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FOR PUBLICATION UNITED STATES COURT OF APPEALS FOR THE NINTH CIRCUIT UNITED STATES OF AMERICA, Plaintiff-Appellee, v. SARAH MELISA COX, AKA Sarah Cox, AKA Sarah Cunningham, Defendant-Appellant. No. 18-10416 D.C. No. 3:16-cr-08202ROS-1 OPINION Appeal from the United States District Court for the District of Arizona Roslyn O. Silver, District Judge, Presiding Argued and Submitted May 11, 2020 San Francisco, California Filed June 26, 2020 Before: Ryan D. Nelson and Daniel A. Bress, Circuit Judges, and James S. Gwin, * District Judge. Opinion by Judge Gwin * The Honorable James S. Gwin, United States District Judge for the Northern District of Ohio, sitting by designation. 2 UNITED STATES V. COX SUMMARY ** Criminal Law The panel affirmed convictions on child pornographyrelated charges, including one count of making a notice offering child pornography in violation of 18 U.S.C. § 2251(d)(1)(A). The panel held that one-to-one communications can satisfy the “notice” requirement in § 2251(d)(1), and that a rational fact-finder could find that the defendant made a notice offering child pornography when she sent a one-toone electronic message linking to a Dropbox account that contained child pornography. The panel also held that the district court did not abuse its discretion when it admitted under Fed. R. Evid. 404(b) an uncharged Kik messenger exchange to prove the defendant’s identity and absence of mistake. COUNSEL David Eisenberg (argued), Phoenix, Arizona, for DefendantAppellant. Krissa M. Lanham (argued), Deputy Appellate Chief; Robert I. Brooks, Assistant United States Attorney; Michael Bailey, United States Attorney; United States Attorney’s Office, Phoenix, Arizona; for Plaintiff-Appellee. ** This summary constitutes no part of the opinion of the court. It has been prepared by court staff for the convenience of the reader. UNITED STATES V. COX 3 OPINION GWIN, District Judge: Sarah Cox used an online instant messaging platform to exchange child pornography with one other individual. A jury convicted Cox of five child pornography-related charges, including one count of making a notice offering child pornography in violation of 18 U.S.C. § 2251(d)(1)(A). With this appeal, Cox argues that a one-to-one communication cannot support a conviction for “mak[ing] . . . [a] notice . . . offering” child pornography under § 2251(d)(1)(A). Cox also argues that the district court erred when it admitted evidence of uncharged conduct. We disagree with Cox’s reading of the statute, and we conclude that the district court did not err in admitting the uncharged conduct evidence. We affirm. I. BACKGROUND A. Case Overview In late August 2015, Richard Hennis and a person using the moniker “JadeJeckel” communicated on Kik Messenger 1 and discussed child pornography and child sex. In later November 2015 to January 2016 Kik messages, JadeJeckel and Hennis exchanged child pornography. At trial, the Government argued that Defendant Sarah Cox used the JadeJeckel messaging account. Cox denied that she sent or 1 Kik Messenger is an instant messaging application available for smartphones and tablets. It functions similarly to a standard text messaging service. 4 UNITED STATES V. COX received the messages. counts. The jury convicted Cox on all Although the indictment only alleged criminal conduct in December 2015, the Government offered the August 2015 Kik conversation to prove that Defendant Cox used the JadeJeckel account. Appellant Cox says this was prejudicial error. Cox also argues on appeal that insufficient evidence supported her conviction of making a notice offering child pornography when the notice was in a person-to-person text message. She claims the statute could only be violated through a wider distributed notice. B. The Kik Messenger Conversation On August 24, 2015, Richard Hennis started a Kik Messenger conversation with user “JadeJeckel.” The Government later claimed Sarah Cox was the JadeJeckel user. A few hours into the August 2015 Kik exchange, Defendant Cox steered the conversation to child sex. In this text exchange, Defendant Cox and Hennis discussed child sex, whether to murder a mother to take her child, and their desire to kidnap, enslave, and rape children. After several days of these August 2015 messages, Cox ended the conversation. On November 22, 2015, Defendant Cox and Hennis reinitiated their Kik conversation. Cox and Hennis quickly resumed discussing their child sexual interest. Minutes after reconnecting in November 2015, Cox asked Hennis to send her his “nastiest favorite” “naughty” videos. In response, Hennis sent Cox eleven separate child pornography files. UNITED STATES V. COX 5 For the next several weeks, Defendant Cox and Hennis continued to discuss their child sexual interest. Central to the charge for making a notice offering child pornography, on December 4, 2015, Defendant Cox used Kik to send Hennis two separate Dropbox links, calling them “[g]oodies for daddy.” One of the Dropbox accounts contained child pornography videos. On December 23, 2015, Hennis sent Cox three child pornography images. Hennis and Cox ended their text conversation on January 18, 2016. C. Investigation and Arrest In early 2016, law enforcement received a tip that Richard Hennis had child pornography on his phone. Law enforcement arrested Hennis, seized his phone, and extracted the Hennis-Cox Kik Messenger conversations described above. Investigation into the JadeJeckel identity showed substantial evidence linking Sarah Cox to the JadeJeckel account, including IP addresses, an email from jadejeckel@live.com containing Cox’s resume; Cox’s driver’s license listing the same birthday as JadeJeckel; nonpublic photographs of Cox sent by JadeJeckel; and Cox’s social media accounts using the JadeJeckel moniker. The Government arrested Cox and charged her with five counts arising out of her Kik Messenger conversation with Hennis: three counts of receiving child pornography, 2 one count of making a notice offering child pornography, 3 and one count of distributing child pornography. 4 2 18 U.S.C. §§ 2252A(a)(2)(A), 2252A(b), 2256. 3 18 U.S.C. §§ 2251(d)(1)(A), 2256. 4 18 U.S.C. §§ 2252A(a)(2)(A), 2252A(b), 2256. 6 UNITED STATES V. COX D. Trial and Appeal The case went to trial. The Government presented substantial evidence that Sarah Cox was the JadeJeckel Kik user. Cox did not contest that JadeJeckel transmitted and received child pornography. Instead, Cox argued that she was not JadeJeckel. Cox called one witness, a computer forensics expert, who testified that hackers can frame people by creating fake internet profiles. The expert witness also testified that Cox’s surrendered electronic devices did not have Kik conversation evidence. The jury convicted Sarah Cox on all counts. On October 24, 2018, Cox appealed. On appeal, Cox concedes that the Government showed sufficient evidence that she was JadeJeckel. Instead she argues that the evidence was insufficient to support a conviction for making a notice offering child pornography and that the district court erred in admitting certain evidence warranting a new trial. II. DISCUSSION A. One-to-One Communications Can Satisfy the 18 U.S.C. § 2251(d)(1) “Notice” Requirement, and Sufficient Evidence Supported Cox’s § 2251(d)(1) Conviction. Cox challenges her conviction for violating 18 U.S.C. § 2251(d)(1)(A), that provides: (d)(1) Any person who . . . knowingly makes, prints, or publishes, or causes to be made, printed, or published, any notice or advertisement seeking or offering— UNITED STATES V. COX 7 (A) to receive, exchange, buy, produce, display, distribute, or reproduce, any visual depiction, if the production of such visual depiction involves the use of a minor engaging in sexually explicit conduct and such visual depiction is of such conduct[] ... shall be punished as provided under subsection (e). 5 To prove this violation, the Government presented evidence that Cox sent Hennis a Kik message with a link to a Dropbox account that contained child pornography. Cox’s message with the link said, “[g]oodies for daddy.” On appeal, Cox argues that a one-to-one communication cannot be a “notice or advertisement” of child pornography under 18 U.S.C. § 2251(d)(1). She argues that the statute requires “something more than a one-on-one exchange.” Because her communication ran only to Hennis, she argues there was insufficient evidence for her § 2251(d)(1) conviction. “We review challenges to the sufficiency of evidence, including questions of statutory interpretation, de novo.” 6 “There is sufficient evidence to support a conviction if, viewing the evidence in the light most favorable to the 5 18 U.S.C. § 2251(d)(1)(A). 6 United States v. Aldana, 878 F.3d 877, 880 (9th Cir. 2017). 8 UNITED STATES V. COX prosecution, any rational trier of fact could have found the essential elements of the crime beyond a reasonable doubt.” 7 As a preliminary matter, we agree with the Government that we only need consider whether the trial evidence supports a conviction under the statute’s “notice” prong. If the Government proves the “notice” prong, the Government does not need to prove the “advertisement” prong. Section 2251(d)(1) is disjunctive (i.e., the statute prohibits “notice or advertisement”). 8 The Government prosecuted Cox under the “notice” prong. Therefore, we consider only whether any rational juror could find that evidence of a one-to-one communication could be a “notice” under 18 U.S.C. § 2251(d)(1). 1. Statutory Construction Before we consider the sufficiency of the evidence, we first examine the statute. Whether 18 U.S.C. § 2251(d)(1)’s “notice” provision applies to one-to-one messages is an issue of first impression in this circuit. In statutory interpretation, “our starting point is the plain language of the statute.” 9 “[W]e examine not only the specific provision at issue, but also the structure of the 7 Id. (quoting United States v. Roach, 792 F.3d 1142, 1144 (9th Cir. 2015)). 8 18 U.S.C. § 2251(d)(1) (emphasis added). 9 United States v. Williams, 659 F.3d 1223, 1225 (9th Cir. 2011). UNITED STATES V. COX 9 statute as a whole, including its object and policy.” 10 “If the plain meaning of the statute is unambiguous, that meaning is controlling . . . .” 11 We first look to the key word in our review: “notice.” 12 The statute does not define notice, so we construe the word pursuant to its ordinary meaning. 13 To determine ordinary meaning, we consider dictionary definitions. 14 Most standard English-language dictionary notice definitions do not define notice in relation to audience size. For example, Merriam-Webster.com gives the following definitions of “notice”: 1 a (1): warning or intimation of something : announcement (2): the announcement of a party’s intention to quit an agreement or relation at a specified time 10 Id. (quoting Children’s Hosp. & Health Ctr. v. Belshe, 188 F.3d 1090, 1096 (9th Cir. 1999)). 11 Id. 12 See United States v. Franklin, 785 F.3d 1365, 1367 (10th Cir. 2015) (considering whether 18 U.S.C. § 2251(d)(1) applies to a closed network). 13 See Sebelius v. Cloer, 569 U.S. 369, 376 (2013); see Animal Legal Def. Fund v. United States Dep’t of Agric., 933 F.3d 1088, 1093 (9th Cir. 2019) (“When a statute does not define a term, we typically give the phrase its ordinary meaning.” (quoting FCC v. AT&T Inc., 562 U.S. 397, 403 (2011))). 14 See Wisconsin Cent. Ltd. v. United States, 138 S. Ct. 2067, 2070– 71 (2018); United States v. Ezeta, 752 F.3d 1182, 1185 (9th Cir. 2014). 10 UNITED STATES V. COX (3): the condition of being warned or notified—usually used in the phrase on notice b: information, intelligence 2 a: attention, heed b: polite or favorable attention : civility 3: a written or printed announcement 4: a short critical account or review 15 None of these definitions implicate audience size. Relying on similar dictionary definitions, the Seventh and Tenth Circuits have reached similar conclusions when reviewing whether 18 U.S.C. § 2251(d)(1) prohibits communications to groups with limited membership. 16 In view of these dictionary definitions, the ordinary meaning of “notice” does not exclude one-to-one communications. We nonetheless continue our inquiry and consider the word modifying “notice.” Section 2251(d)(1) proscribes 15 Notice, Merriam-Webster, https://www.merriamwebster.com/dictionary/notice (last visited May 20, 2020) (capitalization altered and examples omitted). 16 United States v. Gries, 877 F.3d 255, 260 (7th Cir. 2017) (reviewing two “notice” definitions and opining that “[i]n everyday parlance, the term is not limited to warnings or notifications disseminated to the general public”); Franklin, 785 F.3d at 1368 (reviewing 18 “notice” definitions and concluding that none have “a public component”) (citing Notice, Webster’s Third New International Dictionary 1544 (ed. Philip Babcock Gove 1993)). UNITED STATES V. COX 11 “any notice . . . seeking or offering” child pornography. 17 The Supreme Court has observed that, “[r]ead naturally, the word ‘any’ has an expansive meaning, that is, ‘one or some indiscriminately of whatever kind.’” 18 Thus, Congress’s use of “any” suggests Congress intended “notice” to cover any communication that could reasonably fall within that term. 19 Notably, the statute does not limit notices to those that are widely disseminated to the public at large or a large group of people. We also consider the verbs that precede “any notice.” Section 2251(d)(1) prohibits “[a]ny person [from] . . . mak[ing], print[ing], or publish[ing] . . . any notice.” 20 A review of these verbs’ dictionary definitions suggests that “publish” has a public dissemination component. 21 We can 17 18 U.S.C. § 2251(d)(1) (emphasis added). 18 Ali v. Fed. Bureau of Prisons, 552 U.S. 214, 219 (2008) (alteration in original) (quoting United States v. Gonzales, 520 U.S. 1, 5 (1997)); accord Olympic Forest Coal. v. Coast Seafoods Co., 884 F.3d 901, 906 (9th Cir. 2018) (collecting cases for the proposition that the “any” is “broad and all-encompassing”); Do Sung Uhm v. Humana, Inc., 620 F.3d 1134, 1153 (9th Cir. 2010) (“The word ‘any’ is generally used in the sense of ‘all’ or ‘every’ and its meaning is most comprehensive.”) (quoting Fleck v. KDI Sylvan Pools, Inc., 981 F.2d 107, 115 (3d Cir. 1992)). 19 See Harrison v. PPG Indus., Inc., 446 U.S. 578, 588–89 (1980) (construing Section 307(b)(1) of the Clean Air Act expansively in light of a 1977 amendment that added the word “any”). 20 21 18 U.S.C. § 2251(d)(1) (emphasis added). Merriam-Webster includes two representative definitions of “publish”: “to make public announcement of” and “to disseminate to the public.” Publish, Merriam-Webster, https://www.merriam- 12 UNITED STATES V. COX assume that “print” often could refer, and even more typically may refer, to a more public dissemination. But as we have explained, the phrase “make[] . . . any notice” is quite clearly not limited to public dissemination and can include one-to-one communications that are fairly characterized as “notices.” At least in the context of this case, which involves a defendant who is offering child pornography, we do not think the statute’s inclusion of the words “publish” and “print” requires us to adopt an unnaturally narrow interpretation of the phrase “make[] . . . any notice.” Once again, if Congress had intended to limit the statute in the way Cox suggests, we think it would have chosen different language than it did. At this stage of the inquiry, in view of the ordinary meaning of the statutory terms and § 2251(d)(1)’s proscription of “any notice,” the statute strongly suggests that “make[] . . . any notice” can reach one-to-one communications. 22 We also consider “the structure of the statute as a whole, including its object and policy,” 23 and “whether the proposed interpretation would frustrate or advance that purpose.” 24 With its child pornography legislation, Congress enacted a “comprehensive” regulatory scheme that webster.com/dictionary/publish (definitions 1b and 2a, respectively) (last visited June 6, 2020). 22 18 U.S.C. § 2251(d)(1) (emphasis added). 23 Williams, 659 F.3d at 1225 (quoting Children’s Hosp. & Health Ctr., 188 F.3d at 1096). 24 1999). See United States v. Mohrbacher, 182 F.3d 1041, 1049 (9th Cir. UNITED STATES V. COX 13 “seeks to regulate (more accurately, exterminate) the entire child pornography market.” 25 Construing “notice” to include one-to-one communications furthers this broad statutory objective. In summary, based upon the statute’s plain meaning, we hold that one-to-one communications can satisfy the “notice” requirement under 18 U.S.C. § 2251(d)(1). 2. Sufficiency of the Evidence Applying our construction of § 2251(d)(1) to the instant case, we decide that a rational fact-finder could find that Cox made a notice offering child pornography when she sent a one-to-one electronic message with a Dropbox link and informed Hennis that it contained child pornography. As discussed above, the critical Kik messages conveyed Dropbox links and the message “[g]oodies for daddy.” Taken together and when viewed in the context of the overall conversation between Cox and Hennis, these Kik messages reflected an offer to provide child pornography and means for how to gain access to it. This is sufficient to constitute “mak[ing] . . . any notice . . . offering . . . to . . . exchange, . . . display, distribute, or reproduce” child pornography.” 26 The district court therefore did not err in denying Cox’s Rule 29 motion for a directed verdict as to the § 2251(d)(1)(A) count. 25 United States v. McCalla, 545 F.3d 750, 755 (9th Cir. 2008); accord United States v. Maxwell, 446 F.3d 1210, 1217 n.7 (11th Cir. 2006). 26 18 U.S.C. § 2251(d)(1). 14 UNITED STATES V. COX 3. United States v. Caniff Considering our ruling, we do not reach Cox’s argument that § 2251(d)(1) notice is unconstitutionally vague (or whether this argument has been waived). We nonetheless observe that the Eleventh Circuit case Cox relies upon for her associated rule of lenity argument—United States v. Caniff 27—is distinguishable. Caniff is the only other case in which a court of appeals directly considered whether § 2251(d)(1) notice applies to one-to-one communications. 28 In Caniff, the 32-year-old defendant engaged in a text-message conversation with an FBI agent who posed as a 13-year-old girl. 29 In the text conversation, the defendant asked the purported 13-year-old girl for sexually explicit pictures of herself. 30 For this conduct, the defendant was charged and convicted of “mak[ing]” a “notice” “seeking” to “receive” child pornography in violation of § 2251(d)(1)(A). 31 (In contrast, Defendant Cox was charged with “mak[ing]” a “notice” “offering” to “display, distribute, or reproduce” child pornography. 32) 27 955 F.3d 1183 (11th Cir. 2020) (per curiam). 28 See id. at 1185. 29 Id. at 1185–86. 30 Id. at 1186. 31 Id. at 1186–87 (quoting 18 U.S.C. § 2251(d)(1)(A) (emphasis added)). 32 See 18 U.S.C. § 2251(d)(1)(A). UNITED STATES V. COX 15 On appeal, Caniff argued that 18 U.S.C. § 2251(d)(1) was ambiguous when applied to this conduct. 33 The Eleventh Circuit agreed. After applying the tools of statutory interpretation, the Eleventh Circuit had “serious doubts” about the statute’s applicability to Caniff’s conduct. 34 The court applied the rule of lenity in Caniff’s favor and reversed his conviction under § 2251(d)(1)(A). 35 The Eleventh Circuit’s holding was based on a perceived ill fit between § 2251(d)(1) and defendant Caniff’s conduct. Caniff had asked for pictures of the supposed 13-year-old girl, and he was therefore convicted of “mak[ing]” a “notice . . . seeking” to “receive” child pornography. 36 The Eleventh Circuit’s decision seems to turn on its view that “mak[ing] . . . any notice . . . seeking . . . to receive” is an unusual phrasing that created “serious doubts” about the applicability of § 2251(d)(1) to Caniff’s conduct. 37 We do not have the same doubts about the applicability of § 2251(d)(1) to Cox’s conduct. Cox sent Hennis a link to child pornography. The jury found Cox guilty of “mak[ing]” a “notice . . . offering” to “display, distribute, or reproduce” 33 Caniff, 955 F.3d at 1187. 34 Id. at 1191–92; see also id. at 1185 (“Caniff’s private, person-toperson text messages asking an individual he thought was a minor to send him sexually explicit pictures of herself cannot support a conviction for ‘mak[ing]’ a ‘notice’ to receive child pornography in violation of 18 U.S.C. § 2251(d)(1).”). 35 Id. at 1193. 36 18 U.S.C. § 2251(d)(1)(A) (emphasis added); Caniff, 955 F.3d at 1185–86. 37 See Caniff, 95 F.3d at 1189–91. 16 UNITED STATES V. COX child pornography. 38 The § 2251(d)(1)(A) application to Cox’s conduct does not warrant application of the rule of lenity. We have no occasion to decide whether all one-to-one communications will be a § 2251(d)(1)(A) notice violation. Today, we hold only that one-to-one exchanges can satisfy the legal definition of “notice” under § 2251(d)(1), and that the evidence in Cox’s case, viewed in the light most favorable to the prosecution, sufficiently supported her conviction. B. The District Court Did Not Err by Admitting the August 2015 Hennis-Cox Kik Messenger Exchange. Cox and Hennis’s Kik Messenger conversation occurred in two distinct times: (1) from August 24 to 27, 2015, and (2) from November 22, 2015 to January 18, 2016. The indictment charged violations of child pornography laws only in the latter period. Before trial, Cox sought to exclude evidence of the initial August 2015 exchange. The district court denied Cox’s motion. The district court reasoned that while the August 2015 messages were not admissible as direct evidence of Cox’s December 2015 crimes, the messages were admissible under Federal Rule of Evidence 404(b) to prove Cox’s identity as the JadeJeckel user and to prove an absence of mistake. The district court also found the August 2015 communications were not unduly prejudicial under Federal Rule of Evidence 403. 38 18 U.S.C. § 2251(d)(1)(A) (emphasis added). UNITED STATES V. COX 17 With this appeal, Cox argues that the district court erred in admitting the August 2015 messages under Rule 404(b) and 403. 1. Rule 404(b) Rule 404(b)(1) says that “[e]vidence of a crime, wrong, or other act is not admissible to prove a person’s character in order to show that on a particular occasion the person acted in accordance with the character.” Nonetheless, the Rule provides that such other-act “evidence may be admissible for another purpose, such as proving motive, opportunity, intent, preparation, plan, knowledge, identity, absence of mistake, or lack of accident.” 39 The Ninth Circuit uses a four-part test to determine the admissibility of evidence under Rule 404(b): Such evidence may be admitted if: (1) the evidence tends to prove a material point; (2) the other act is not too remote in time; (3) the evidence is sufficient to support a finding that defendant committed the other act; and (4) (in certain cases) the act is similar to the offense charged. 40 “The government ‘has the burden of proving that the evidence meets all of the above requirements.’” 41 This court 39 Fed. R. Evid. 404(b)(2). 40 United States v. Bailey, 696 F.3d 794, 799 (9th Cir. 2012) (quoting United States v. Romero, 282 F.3d 683, 688 (9th Cir. 2002)). 41 Id. (quoting United States v. Arambula-Ruiz, 987 F.2d 599, 602 (9th Cir. 1993)). 18 UNITED STATES V. COX reviews a district court’s admission of Rule 404(b) evidence for an abuse of discretion. 42 Here, the district court did not abuse its discretion when it admitted the August 2015 messages under Rule 404(b). As to the first requirement, the August 2015 Hennis-Cox exchange tends to prove two material issues—Cox’s use of the JadeJeckel account (identity) and the absence of mistake. The August 2015 messages show Cox’s strong interest in child pornography, negating the possibility that the later child pornography transmissions were mistakes. The August messages also included substantial evidence identifying Defendant Sarah Cox as using the JadeJeckel moniker. For example, in the August 2015 exchanges, JadeJeckel sent a non-public nude selfie of Cox and described personal information that applied to Cox. As to the timeliness requirement, the August 2015 exchange occurred approximately three to four months before the charged conduct. 43 With regards to the need to show that Cox committed the earlier acts, enough evidence suggested that Cox was the August 2015 JadeJeckel user. As described, there was considerable evidence identifying Cox as JadeJeckel. 44 42 United States v. Carpenter, 923 F.3d 1172, 1180–81 (9th Cir. 2019). 43 See United States v. Lozano, 623 F.3d 1055, 1059-60 (9th Cir. 2010) (per curiam) (concluding that three years was not too remote). 44 See Romero, 282 F.3d at 688 (observing that the third prong of our Rule 404(b) test is a “low threshold”). UNITED STATES V. COX 19 In consideration of the final requirement, the August 2015 messages were similar to the November 2015 to January 2016 conversations, which included the criminal acts charged. Both sets of messages involved the same participants and their shared interest in child pornography. The Government satisfied its Rule 404(b) burden. The district court did not abuse its discretion in admitting the August 2015 conversation under Rule 404(b) to prove Cox’s identity and absence of mistake. 2. Rule 403 “Even if the proffered evidence satisfies these [four Rule 404(b)] requirements, the district court should decline to admit it [under Rule 403] if its probative value is substantially outweighed by the danger of unfair prejudice.” 45 We review the district court’s admission of evidence under Rule 403 for an abuse of discretion. 46 We are satisfied that the district court did not abuse its discretion under Rule 403 when it admitted the August 2015 Kik conversation. The August 2015 exchange’s probative value was substantial. The trial largely concerned only one contested issue—the identity of JadeJeckel. The August exchange included significant evidence linking Cox to the JadeJeckel account. 45 United States v. Banks, 514 F.3d 959, 976 (9th Cir. 2008) (internal quotation marks omitted). 46 2010). United States v. Flores-Blanco, 623 F.3d 912, 919 n.3 (9th Cir. 20 UNITED STATES V. COX As to the danger of unfair prejudice, the August 2015 messages included prejudicial evidence. In the August 2015 messages, Cox and Hennis discussed murdering a mother to steal a child and their desire to kidnap, enslave, and rape children. But other-act evidence in sex-crimes cases is often emotionally charged and inflammatory, and this does not control the Rule 403 analysis. 47 Other-act evidence should be considered in the context of each case. 48 Here, the August 2015 messages were prejudicial but no more prejudicial than the November 2015 to January 2016 messages. The November 2015 to January 2016 messages included actual child rape and child sexual assault images and videos. In this context, the August 2015 messages were not unduly prejudicial. The district court recognized that the August 2015 messages were potentially prejudicial but found that their probative value justified admission. “The district court is to be given ‘wide latitude’ when it balances the prejudicial 47 See United States v. LeMay, 260 F.3d 1018, 1027–30 (9th Cir. 2001) (concluding that evidence of defendants’ prior acts of child molestation, admitted under Federal Rule of Evidence 414, did not need to be excluded under Rule 403). 48 United States v. Jayavarman, 871 F.3d 1050, 1064 (9th Cir. 2017) (“That [probative] value was not substantially outweighed by any risk of unfair prejudice that might have arisen from the evidence, especially in the context of other evidence adduced at trial.”); see also LeMay, 260 F.3d at 1031 (“[E]vidence of a defendant’s prior sex crimes will always present the possibility of extreme prejudice, and that district courts must accordingly conduct the Rule 403 balancing inquiry in a careful, conscientious manner that allows for meaningful appellate review of their decisions.”). UNITED STATES V. COX 21 effect of proffered evidence against its probative value.” 49 Here, the district court did not abuse its discretion in admitting the evidence. III. CONCLUSION Based on the plain statutory language, we hold that oneto-one communications can satisfy the legal definition of “notice” under 18 U.S.C. § 2251(d)(1). Applying this construction to the instant case, we conclude that a rational trier of fact could find that Cox made a notice offering child pornography when she sent a one-to-one electronic message linking to a Dropbox account that contained child pornography. We also hold that the district court did not abuse its discretion when it admitted the uncharged August 2015 messages under Federal Rule of Evidence 404(b). The judgment of conviction is AFFIRMED. 49 United States v. Higuera-Llamos, 574 F.3d 1206, 1209 (9th Cir. 2009) (quoting United States v. Spencer, 1 F.3d 742, 744 (9th Cir. 1993)).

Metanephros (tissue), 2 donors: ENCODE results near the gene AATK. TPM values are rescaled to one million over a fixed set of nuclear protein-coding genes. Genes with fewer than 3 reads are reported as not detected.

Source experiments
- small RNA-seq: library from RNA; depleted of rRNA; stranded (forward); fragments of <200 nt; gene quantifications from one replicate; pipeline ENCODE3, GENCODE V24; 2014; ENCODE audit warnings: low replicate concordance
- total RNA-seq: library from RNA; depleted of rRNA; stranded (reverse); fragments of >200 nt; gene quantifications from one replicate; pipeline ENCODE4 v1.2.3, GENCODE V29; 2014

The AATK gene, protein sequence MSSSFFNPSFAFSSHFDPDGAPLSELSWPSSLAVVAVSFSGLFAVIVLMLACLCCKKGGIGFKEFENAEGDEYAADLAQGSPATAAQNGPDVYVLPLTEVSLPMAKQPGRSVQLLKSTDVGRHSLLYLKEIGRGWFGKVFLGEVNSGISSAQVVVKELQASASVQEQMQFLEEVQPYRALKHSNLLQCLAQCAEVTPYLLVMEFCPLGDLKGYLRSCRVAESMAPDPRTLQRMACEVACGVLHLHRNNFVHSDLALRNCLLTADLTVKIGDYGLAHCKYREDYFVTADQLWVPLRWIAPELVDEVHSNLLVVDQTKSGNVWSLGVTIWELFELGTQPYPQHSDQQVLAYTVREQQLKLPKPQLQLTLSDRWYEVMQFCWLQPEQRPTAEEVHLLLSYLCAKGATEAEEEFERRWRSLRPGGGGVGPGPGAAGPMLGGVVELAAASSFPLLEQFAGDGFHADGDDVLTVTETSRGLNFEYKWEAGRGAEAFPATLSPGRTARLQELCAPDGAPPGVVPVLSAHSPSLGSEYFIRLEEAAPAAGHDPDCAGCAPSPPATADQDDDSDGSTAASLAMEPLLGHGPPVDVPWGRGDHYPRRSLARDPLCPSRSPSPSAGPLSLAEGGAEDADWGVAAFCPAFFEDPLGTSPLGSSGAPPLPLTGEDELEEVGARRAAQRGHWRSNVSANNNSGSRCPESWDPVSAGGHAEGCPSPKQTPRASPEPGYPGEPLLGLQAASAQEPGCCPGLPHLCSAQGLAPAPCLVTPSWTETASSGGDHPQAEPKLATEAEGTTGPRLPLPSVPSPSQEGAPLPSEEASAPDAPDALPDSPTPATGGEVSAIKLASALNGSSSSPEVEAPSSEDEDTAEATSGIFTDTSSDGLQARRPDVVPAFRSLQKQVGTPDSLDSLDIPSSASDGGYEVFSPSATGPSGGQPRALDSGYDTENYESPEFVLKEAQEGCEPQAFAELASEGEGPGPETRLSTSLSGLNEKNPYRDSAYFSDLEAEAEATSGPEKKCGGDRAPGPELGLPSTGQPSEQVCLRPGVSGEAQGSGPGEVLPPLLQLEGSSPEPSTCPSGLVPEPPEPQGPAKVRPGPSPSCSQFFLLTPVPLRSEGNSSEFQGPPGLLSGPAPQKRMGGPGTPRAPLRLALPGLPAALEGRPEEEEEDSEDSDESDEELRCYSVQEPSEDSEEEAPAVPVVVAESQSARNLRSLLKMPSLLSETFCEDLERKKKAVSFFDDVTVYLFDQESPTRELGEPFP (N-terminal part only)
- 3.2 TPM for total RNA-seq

Primary Holding
One-to-one communications can satisfy the "notice" requirement in 18 U.S.C. 2251(d)(1), and a rational fact-finder could find that defendant made a notice offering child pornography when she sent a one-to-one electronic message linking to a Dropbox account that contained child pornography.